Reflections: The Fourth of July — a favorite holiday


By Evelyn Long - Contributing Columnist

I really like holidays. My favorite is always the current one and so July 4 or Independence Day is my favorite holiday today. Patriotism with music and fireworks — that’s a combination.

My July 4 holiday includes such programs as the Capitol Fourth, the Boston Pops, Red, White and Boom and Macy’s Fireworks, all televised. Fireworks and “Stars and Stripes Forever,” still brings goose bumps.

I remember, though, as a youngster that we had what were called “sparklers” that my dad lit with a match and the end of the wire holder would send colorful sparks. We would twirl them to get beautiful effect. My dad would also set off firecrackers for us, but he was careful as he handled them.

Living in the country there were no nearby legal fireworks displays like there are today. Later, as parents we took our youngsters to some of those displays, usually at a fairgrounds, like today. Celebrating the nation’s birthday, to me, is almost as important as celebrating my own.

It was July 4, 1776, that the Constitution of the United States was adopted, thereby making it the nation’s birthday. So, celebrate with picnics, parties, and viewing fireworks.

News from the past:

July, 1938: Steve’s Gulf Station at the bridge on Gilead Street offered five cent hamburgers and were advertised “Buy them by the sack.”

The men and women over the age of 60 in Fulton organized a Townsend Club. The price of a ticket at the Cardington railroad station was increased by 25 per cent, from 2 to 2.5 cents.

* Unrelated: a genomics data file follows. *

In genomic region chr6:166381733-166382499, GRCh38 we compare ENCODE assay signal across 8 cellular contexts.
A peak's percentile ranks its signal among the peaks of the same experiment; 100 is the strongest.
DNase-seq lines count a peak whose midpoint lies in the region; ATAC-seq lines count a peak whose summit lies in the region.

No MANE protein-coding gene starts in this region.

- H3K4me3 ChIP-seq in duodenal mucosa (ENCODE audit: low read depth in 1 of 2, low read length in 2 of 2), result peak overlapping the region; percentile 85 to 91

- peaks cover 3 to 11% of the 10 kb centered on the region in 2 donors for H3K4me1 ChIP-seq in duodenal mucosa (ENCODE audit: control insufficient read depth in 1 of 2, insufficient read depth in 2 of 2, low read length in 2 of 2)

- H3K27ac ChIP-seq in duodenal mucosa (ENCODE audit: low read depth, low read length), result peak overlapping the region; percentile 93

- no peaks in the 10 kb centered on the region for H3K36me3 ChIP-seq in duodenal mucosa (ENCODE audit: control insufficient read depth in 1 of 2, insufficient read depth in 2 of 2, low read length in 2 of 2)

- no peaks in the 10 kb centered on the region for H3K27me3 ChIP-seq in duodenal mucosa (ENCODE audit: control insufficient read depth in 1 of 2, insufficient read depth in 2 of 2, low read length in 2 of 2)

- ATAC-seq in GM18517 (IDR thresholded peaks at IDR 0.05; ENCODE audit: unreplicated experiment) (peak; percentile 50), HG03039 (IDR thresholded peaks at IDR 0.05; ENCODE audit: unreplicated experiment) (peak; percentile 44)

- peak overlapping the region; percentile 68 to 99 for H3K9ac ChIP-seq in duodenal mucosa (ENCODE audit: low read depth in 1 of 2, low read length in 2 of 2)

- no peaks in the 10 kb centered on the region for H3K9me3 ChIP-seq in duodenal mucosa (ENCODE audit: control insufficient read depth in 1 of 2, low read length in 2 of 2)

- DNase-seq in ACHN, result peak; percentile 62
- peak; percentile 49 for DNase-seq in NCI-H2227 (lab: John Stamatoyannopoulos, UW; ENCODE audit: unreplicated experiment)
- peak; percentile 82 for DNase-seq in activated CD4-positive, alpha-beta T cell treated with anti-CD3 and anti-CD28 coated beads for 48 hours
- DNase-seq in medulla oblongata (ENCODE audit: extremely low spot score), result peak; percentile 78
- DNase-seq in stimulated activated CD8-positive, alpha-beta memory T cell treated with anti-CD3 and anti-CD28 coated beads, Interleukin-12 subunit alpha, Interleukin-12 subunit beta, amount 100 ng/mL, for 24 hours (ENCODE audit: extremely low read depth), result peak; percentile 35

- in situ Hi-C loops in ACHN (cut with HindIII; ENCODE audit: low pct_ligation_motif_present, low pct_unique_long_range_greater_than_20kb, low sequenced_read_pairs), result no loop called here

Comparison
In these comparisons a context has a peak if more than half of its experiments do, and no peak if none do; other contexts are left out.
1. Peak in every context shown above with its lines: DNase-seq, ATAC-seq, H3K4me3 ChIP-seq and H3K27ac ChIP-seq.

July, 1948: Pictured was a brick house on Route 61, near Fargo, that was built in 1825 by Peleg Sherman, grandfather of Dr. E. C. Sherman, then a Cardington physician.

The Cardington Chapter of the FFA had entered a booth in the junior division of the Ohio State Fair. Committee members were Willis Long, chairman, Loren Levering and John Lindsay.

The Cardington Ice House at 116 Glendale Ave., next to the cemetery, owned by Carl Sollar, began selling garden plants.

An 1874 photo appeared in the Morrow County Independent showing a Temperance Crusade taking place on West Main Street in front of the hotel.

A weather recording instrument, with an attached parachute and carried aloft by a balloon was found on the Cyrus Faust farm on U.S. 42 south of Cardington.

July, 1968: Walter Barton of Cardington, retired after working as a pattern maker for 43 years. He had co-owned Quality Pattern Co. in Mount Glead with John Parshall since 1957.

Willard Beam, a resident of U.S. 42, Cardington, won $5,000 in a bowling tournament in Bucyrus.

By Evelyn Long

Contributing Columnist

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